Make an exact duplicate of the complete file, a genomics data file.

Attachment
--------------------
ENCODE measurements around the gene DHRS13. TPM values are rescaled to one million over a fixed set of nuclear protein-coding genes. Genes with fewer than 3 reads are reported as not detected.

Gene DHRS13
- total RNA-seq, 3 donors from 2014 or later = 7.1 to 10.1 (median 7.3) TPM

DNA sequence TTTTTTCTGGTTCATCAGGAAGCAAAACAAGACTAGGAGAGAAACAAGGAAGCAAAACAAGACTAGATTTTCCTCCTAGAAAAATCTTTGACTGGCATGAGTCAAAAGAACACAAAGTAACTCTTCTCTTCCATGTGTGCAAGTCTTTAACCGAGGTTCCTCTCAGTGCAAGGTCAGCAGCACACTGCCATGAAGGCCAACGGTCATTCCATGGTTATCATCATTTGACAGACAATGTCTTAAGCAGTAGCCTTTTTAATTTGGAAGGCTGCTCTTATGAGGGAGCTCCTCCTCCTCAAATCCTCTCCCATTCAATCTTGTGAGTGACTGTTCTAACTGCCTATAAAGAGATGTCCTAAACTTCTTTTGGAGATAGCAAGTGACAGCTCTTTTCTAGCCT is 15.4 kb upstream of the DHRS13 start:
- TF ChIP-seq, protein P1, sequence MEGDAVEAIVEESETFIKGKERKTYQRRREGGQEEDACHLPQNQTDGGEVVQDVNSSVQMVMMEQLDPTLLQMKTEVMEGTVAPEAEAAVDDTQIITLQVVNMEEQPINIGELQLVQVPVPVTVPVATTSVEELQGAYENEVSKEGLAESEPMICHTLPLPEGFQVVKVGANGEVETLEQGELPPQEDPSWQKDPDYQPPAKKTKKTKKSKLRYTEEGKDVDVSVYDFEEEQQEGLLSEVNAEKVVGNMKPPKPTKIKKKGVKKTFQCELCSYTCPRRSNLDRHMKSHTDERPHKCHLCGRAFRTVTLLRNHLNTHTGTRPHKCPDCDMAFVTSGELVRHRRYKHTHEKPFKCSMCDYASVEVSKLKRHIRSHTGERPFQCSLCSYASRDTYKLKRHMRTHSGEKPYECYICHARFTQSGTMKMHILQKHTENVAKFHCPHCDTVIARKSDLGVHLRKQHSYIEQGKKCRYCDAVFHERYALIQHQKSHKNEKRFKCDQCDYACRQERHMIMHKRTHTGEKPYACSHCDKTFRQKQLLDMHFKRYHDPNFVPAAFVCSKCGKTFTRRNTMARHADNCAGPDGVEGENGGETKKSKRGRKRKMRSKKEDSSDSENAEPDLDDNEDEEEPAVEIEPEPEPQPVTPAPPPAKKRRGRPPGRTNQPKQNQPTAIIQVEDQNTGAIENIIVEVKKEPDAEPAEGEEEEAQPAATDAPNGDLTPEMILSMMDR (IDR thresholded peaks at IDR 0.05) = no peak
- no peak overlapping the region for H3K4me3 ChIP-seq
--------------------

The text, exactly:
ENCODE measurements around the gene DHRS13. TPM values are rescaled to one million over a fixed set of nuclear protein-coding genes. Genes with fewer than 3 reads are reported as not detected.

Gene DHRS13
- total RNA-seq, 3 donors from 2014 or later = 7.1 to 10.1 (median 7.3) TPM

DNA sequence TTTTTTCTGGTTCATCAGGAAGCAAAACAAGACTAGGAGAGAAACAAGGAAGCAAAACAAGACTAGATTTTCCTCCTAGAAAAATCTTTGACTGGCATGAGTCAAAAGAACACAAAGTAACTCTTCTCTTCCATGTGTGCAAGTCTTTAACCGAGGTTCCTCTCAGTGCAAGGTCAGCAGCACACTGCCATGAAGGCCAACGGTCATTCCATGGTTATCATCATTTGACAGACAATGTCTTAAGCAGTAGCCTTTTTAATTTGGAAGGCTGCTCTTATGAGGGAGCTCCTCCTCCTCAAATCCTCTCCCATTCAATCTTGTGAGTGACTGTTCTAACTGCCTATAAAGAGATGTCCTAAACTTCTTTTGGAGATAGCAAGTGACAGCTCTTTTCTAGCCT is 15.4 kb upstream of the DHRS13 start:
- TF ChIP-seq, protein P1, sequence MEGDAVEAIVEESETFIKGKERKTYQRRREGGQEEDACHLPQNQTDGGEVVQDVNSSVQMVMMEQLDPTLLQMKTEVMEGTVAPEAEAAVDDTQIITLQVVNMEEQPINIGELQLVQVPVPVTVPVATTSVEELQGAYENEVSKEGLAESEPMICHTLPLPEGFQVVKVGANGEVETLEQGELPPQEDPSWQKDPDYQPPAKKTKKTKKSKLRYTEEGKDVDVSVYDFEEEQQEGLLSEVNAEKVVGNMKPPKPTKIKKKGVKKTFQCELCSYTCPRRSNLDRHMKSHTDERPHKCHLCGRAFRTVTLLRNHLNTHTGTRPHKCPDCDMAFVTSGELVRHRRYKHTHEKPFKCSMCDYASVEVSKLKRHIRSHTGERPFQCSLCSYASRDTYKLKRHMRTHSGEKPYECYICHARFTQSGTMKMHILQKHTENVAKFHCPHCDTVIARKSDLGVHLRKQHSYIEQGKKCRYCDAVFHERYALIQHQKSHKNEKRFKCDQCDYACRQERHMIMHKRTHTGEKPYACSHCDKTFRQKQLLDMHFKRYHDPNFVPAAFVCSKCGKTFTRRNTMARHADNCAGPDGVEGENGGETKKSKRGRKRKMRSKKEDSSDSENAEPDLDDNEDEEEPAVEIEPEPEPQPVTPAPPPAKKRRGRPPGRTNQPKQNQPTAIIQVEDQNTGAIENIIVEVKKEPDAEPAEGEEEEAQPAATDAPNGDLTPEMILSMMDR (IDR thresholded peaks at IDR 0.05) = no peak
- no peak overlapping the region for H3K4me3 ChIP-seq